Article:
The powder to save thousands of mothers
A routine discussion about an international student project led Michelle McIntosh (BPharm 1995, BPharm(Hons) 1996, PhD 2000) and her team at the Monash Institute of Pharmaceutical Sciences to make a breakthrough with potentially major humanitarian consequences.
Monash alumna and staff member Michelle McIntosh never considered that a brainstorming session with a couple of colleagues would lead to multi-million dollar funding, award ceremonies with Hillary Clinton and contact with Bill and Melinda Gates.
But most importantly, she could never have imagined that the session would generate a brilliant idea that may well soon save thousands of women’s lives.
The breakthrough occurred in 2007 when Dr McIntosh’s team at the Monash Institute of Pharmaceutical Sciences was conceiving a research project for a postgraduate student coming to study at Monash from Botswana. Chatting with her colleagues Dr Richard Prankerd and Associate Professor David Morton, they pondered the possibility of an inhalable form of oxytocin – a drug used to stop post-partum haemorrhage.
This condition of excessive blood loss after childbirth kills 100,000 mothers every year. It can be prevented or treated with an injection of the hormone oxytocin within a few minutes of giving birth.
“Richard was aware that oxytocin was not readily available in the developing world and David had a 20-year history of engineering particles for inhaled delivery,” Dr McIntosh said.
“I specialise in designing new ways of administering medicines, and then assessing how they compare to conventional dosage forms in pre-clinical settings.”
Fast forward to 2011. A new program was launched by a number of influential funding agencies called ‘Grand Challenges: Saving Lives at Birth’. Dr McIntosh’s team was selected as one of 70 finalists from over 600 applicants and were invited to attend a three day event in Washington DC to compete for $250,000 funding.
“At the meeting in Washington DC it really dawned on us the magnitude of the need for a product that replaced an injection and didn’t need refrigeration,” Dr McIntosh said.
“Even though it was the middle of the night in Melbourne, the Monash group, my friends and family stayed up to watch the live stream from Washington DC as Hillary Clinton announced that our project had been identified as the project most likely to be a transformation in maternal health care. It was completely and utterly surreal.”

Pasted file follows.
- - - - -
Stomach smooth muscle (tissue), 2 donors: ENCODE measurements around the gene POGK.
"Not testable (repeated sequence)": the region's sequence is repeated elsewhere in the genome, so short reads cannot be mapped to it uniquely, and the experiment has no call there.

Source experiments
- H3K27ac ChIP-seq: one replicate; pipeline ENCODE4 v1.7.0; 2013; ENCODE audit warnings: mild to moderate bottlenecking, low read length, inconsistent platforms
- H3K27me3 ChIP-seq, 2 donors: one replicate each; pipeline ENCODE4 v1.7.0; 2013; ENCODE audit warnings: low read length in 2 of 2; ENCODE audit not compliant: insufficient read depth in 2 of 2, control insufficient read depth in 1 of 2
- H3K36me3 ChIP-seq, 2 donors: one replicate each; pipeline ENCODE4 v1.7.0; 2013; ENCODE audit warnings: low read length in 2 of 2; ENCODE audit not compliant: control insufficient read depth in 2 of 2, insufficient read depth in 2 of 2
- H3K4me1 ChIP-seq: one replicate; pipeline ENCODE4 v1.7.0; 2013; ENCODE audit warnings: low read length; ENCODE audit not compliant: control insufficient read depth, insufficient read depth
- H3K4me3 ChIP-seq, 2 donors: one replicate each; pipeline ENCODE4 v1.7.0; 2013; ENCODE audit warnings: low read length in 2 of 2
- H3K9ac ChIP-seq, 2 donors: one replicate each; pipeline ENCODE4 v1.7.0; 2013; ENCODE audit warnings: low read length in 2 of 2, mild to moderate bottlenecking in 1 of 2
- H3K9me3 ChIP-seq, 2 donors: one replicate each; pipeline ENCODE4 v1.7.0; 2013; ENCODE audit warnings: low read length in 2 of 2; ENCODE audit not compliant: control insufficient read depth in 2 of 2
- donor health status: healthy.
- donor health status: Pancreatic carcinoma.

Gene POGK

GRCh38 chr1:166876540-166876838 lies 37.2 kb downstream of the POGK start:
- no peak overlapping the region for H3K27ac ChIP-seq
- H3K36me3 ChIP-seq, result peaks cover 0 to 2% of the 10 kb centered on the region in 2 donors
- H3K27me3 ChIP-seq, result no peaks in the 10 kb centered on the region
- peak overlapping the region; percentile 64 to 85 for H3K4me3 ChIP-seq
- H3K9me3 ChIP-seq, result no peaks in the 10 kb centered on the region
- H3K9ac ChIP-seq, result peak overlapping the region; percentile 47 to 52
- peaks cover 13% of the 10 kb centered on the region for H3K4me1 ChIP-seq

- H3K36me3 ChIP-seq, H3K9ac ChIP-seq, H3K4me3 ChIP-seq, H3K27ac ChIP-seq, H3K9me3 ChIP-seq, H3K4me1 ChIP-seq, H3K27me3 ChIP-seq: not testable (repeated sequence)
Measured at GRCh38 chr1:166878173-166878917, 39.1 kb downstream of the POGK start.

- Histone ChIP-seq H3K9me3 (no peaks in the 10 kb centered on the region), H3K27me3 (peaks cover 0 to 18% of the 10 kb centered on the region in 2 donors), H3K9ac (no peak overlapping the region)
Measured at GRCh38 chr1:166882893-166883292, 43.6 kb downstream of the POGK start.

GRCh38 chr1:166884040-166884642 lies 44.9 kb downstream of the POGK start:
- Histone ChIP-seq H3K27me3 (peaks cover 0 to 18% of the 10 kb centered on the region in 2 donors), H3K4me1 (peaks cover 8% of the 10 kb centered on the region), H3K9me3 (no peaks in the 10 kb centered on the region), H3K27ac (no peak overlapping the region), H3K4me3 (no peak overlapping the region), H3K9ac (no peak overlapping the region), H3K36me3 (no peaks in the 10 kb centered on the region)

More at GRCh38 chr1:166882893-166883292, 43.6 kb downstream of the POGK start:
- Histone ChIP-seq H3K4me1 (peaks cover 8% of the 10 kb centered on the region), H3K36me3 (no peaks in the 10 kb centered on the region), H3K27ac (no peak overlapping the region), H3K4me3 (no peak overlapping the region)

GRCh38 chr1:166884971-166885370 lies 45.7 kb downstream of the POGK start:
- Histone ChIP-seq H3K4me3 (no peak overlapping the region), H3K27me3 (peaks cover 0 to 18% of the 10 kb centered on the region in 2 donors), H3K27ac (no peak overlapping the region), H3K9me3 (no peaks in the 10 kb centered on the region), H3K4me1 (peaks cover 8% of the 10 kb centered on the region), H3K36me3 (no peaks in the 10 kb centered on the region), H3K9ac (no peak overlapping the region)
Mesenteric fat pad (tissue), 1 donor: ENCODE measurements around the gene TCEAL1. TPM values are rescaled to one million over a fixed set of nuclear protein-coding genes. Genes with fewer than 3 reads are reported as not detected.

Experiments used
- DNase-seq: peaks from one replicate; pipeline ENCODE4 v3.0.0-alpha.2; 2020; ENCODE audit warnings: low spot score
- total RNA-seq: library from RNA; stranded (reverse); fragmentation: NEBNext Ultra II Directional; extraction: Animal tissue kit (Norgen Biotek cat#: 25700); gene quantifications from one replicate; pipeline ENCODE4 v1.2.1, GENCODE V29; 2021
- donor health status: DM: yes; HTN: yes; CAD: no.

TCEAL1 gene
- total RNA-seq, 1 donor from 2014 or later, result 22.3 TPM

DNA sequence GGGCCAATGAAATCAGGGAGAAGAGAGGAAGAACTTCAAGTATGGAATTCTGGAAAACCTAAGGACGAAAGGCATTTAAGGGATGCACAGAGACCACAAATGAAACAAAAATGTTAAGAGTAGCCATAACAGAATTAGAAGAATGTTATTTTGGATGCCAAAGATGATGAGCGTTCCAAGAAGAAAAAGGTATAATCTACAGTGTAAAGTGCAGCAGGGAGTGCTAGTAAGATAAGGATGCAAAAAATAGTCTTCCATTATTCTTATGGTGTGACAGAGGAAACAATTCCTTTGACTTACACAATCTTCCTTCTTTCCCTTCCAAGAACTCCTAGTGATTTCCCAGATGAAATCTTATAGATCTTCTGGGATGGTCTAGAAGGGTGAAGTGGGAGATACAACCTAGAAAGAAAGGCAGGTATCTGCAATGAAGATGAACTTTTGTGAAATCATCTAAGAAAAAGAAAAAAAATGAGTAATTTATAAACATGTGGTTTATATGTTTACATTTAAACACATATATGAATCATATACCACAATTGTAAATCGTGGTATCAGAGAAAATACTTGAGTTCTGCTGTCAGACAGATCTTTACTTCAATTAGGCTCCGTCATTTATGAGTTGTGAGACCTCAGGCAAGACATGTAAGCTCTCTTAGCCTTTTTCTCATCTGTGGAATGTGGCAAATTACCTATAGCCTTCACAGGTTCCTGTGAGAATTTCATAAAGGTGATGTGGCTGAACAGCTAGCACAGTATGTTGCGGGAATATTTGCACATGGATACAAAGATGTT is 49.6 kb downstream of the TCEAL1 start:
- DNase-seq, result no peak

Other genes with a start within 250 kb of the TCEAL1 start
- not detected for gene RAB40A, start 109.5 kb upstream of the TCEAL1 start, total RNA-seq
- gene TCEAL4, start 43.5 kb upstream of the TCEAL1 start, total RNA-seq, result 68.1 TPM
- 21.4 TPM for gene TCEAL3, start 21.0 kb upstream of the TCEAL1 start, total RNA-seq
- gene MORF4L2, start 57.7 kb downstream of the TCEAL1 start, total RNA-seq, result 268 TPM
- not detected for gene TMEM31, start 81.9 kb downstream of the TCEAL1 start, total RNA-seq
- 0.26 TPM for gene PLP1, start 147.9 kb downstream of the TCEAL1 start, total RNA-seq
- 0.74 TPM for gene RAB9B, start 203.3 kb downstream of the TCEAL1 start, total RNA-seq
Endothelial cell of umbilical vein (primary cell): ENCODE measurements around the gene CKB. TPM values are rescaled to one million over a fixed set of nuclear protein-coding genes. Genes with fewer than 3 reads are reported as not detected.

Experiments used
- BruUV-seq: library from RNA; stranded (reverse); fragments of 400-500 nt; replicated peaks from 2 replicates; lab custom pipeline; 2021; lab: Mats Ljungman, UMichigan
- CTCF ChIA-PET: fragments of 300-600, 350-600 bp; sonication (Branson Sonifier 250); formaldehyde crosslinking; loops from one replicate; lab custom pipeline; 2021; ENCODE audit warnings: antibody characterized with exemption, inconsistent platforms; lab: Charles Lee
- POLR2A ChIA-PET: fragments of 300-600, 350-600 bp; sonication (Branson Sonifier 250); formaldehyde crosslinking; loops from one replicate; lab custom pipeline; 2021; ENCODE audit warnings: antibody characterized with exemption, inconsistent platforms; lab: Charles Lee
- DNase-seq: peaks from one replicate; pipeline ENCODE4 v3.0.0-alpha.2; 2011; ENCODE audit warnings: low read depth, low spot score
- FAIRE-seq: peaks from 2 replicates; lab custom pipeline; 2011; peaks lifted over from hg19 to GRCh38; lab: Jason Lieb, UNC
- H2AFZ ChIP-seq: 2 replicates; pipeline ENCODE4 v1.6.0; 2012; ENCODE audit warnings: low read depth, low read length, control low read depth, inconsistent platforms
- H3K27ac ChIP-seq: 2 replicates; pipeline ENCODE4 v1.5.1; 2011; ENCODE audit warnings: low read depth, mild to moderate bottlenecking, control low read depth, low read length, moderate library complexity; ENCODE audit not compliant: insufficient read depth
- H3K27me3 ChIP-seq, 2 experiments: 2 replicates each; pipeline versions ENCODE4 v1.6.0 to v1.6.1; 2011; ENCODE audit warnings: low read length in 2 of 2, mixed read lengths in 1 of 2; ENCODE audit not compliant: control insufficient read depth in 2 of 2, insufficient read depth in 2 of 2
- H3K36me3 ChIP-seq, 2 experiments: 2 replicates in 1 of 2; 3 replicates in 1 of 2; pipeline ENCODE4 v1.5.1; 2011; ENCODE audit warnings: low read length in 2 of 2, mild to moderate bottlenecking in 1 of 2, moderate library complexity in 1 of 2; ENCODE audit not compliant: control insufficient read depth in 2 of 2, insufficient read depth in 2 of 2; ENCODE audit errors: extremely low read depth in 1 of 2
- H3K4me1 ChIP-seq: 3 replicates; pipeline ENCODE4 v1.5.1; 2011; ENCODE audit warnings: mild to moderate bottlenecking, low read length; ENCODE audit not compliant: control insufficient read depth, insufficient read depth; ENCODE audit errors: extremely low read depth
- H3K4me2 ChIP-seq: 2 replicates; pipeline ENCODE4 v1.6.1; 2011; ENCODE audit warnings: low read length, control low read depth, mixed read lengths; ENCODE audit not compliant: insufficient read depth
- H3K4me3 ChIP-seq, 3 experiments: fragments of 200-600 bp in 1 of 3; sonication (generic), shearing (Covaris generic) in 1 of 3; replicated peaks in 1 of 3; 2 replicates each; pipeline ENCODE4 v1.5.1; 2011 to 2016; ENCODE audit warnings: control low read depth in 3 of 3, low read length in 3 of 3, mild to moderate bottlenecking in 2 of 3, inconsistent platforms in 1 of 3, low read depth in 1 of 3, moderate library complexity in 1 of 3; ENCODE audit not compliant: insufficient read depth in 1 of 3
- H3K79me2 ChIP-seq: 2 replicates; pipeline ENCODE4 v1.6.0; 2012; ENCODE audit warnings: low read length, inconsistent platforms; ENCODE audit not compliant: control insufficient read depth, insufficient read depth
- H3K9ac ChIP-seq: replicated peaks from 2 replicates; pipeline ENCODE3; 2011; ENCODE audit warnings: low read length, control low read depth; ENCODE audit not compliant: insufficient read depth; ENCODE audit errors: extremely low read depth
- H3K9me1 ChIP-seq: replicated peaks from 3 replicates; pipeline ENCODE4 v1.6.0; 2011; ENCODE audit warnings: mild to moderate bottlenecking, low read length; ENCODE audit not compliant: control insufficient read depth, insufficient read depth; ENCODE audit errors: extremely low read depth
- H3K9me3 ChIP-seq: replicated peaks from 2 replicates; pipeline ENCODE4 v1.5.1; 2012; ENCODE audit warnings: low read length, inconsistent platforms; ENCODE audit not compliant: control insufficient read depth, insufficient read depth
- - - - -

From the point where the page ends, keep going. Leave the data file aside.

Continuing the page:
The project was shining brightly on the world stage. Philanthropic organisations began to contact the group offering further funding. The Planet Wheeler Foundation, the Geneva-based McCall MacBain Foundation, the Gates Foundation and the Helen Macpherson Smith Trust have provided financial backing for the project.
“We’ve been extremely fortunate with funding and it clearly resonates with people who can see the need and benefit of the project,” she said.
Human trials are set to begin in the near future. Running in parallel with the human clinical trials will be investigations into the optimal distribution strategies in various countries.
"In some places where births happen at home, the best way to deliver the inhaler to the pregnant woman may be at an antenatal visit, as part of a safe birthing kit. When a woman gives birth at home, she could simply pick up the inhaler and breathe the medicine straight into the lungs,” Dr McIntosh said.
“We have also seen the need in hospitals when we have travelled in various countries. They may not have refrigeration and the staff are often so busy that they don’t have time to give a woman the injection.
"If they could hand over a disposable inhaler, it will improve the workflow in a busy hospital – and limit the risk of needlestick injuries. The simple fact that people in the developing world don’t currently have reliable and continuous access to electricity or a fridge doesn’t mean they should be excluded from this simple medicine that is readily available elsewhere.”
The deeply committed Monash team is driven to succeed by one compelling fact.
“We know that a child in the developing world without a mother is more likely to die before the age of five,” Dr McIntosh said.
“This product will have a profound impact on children, their mothers, the families and whole communities.”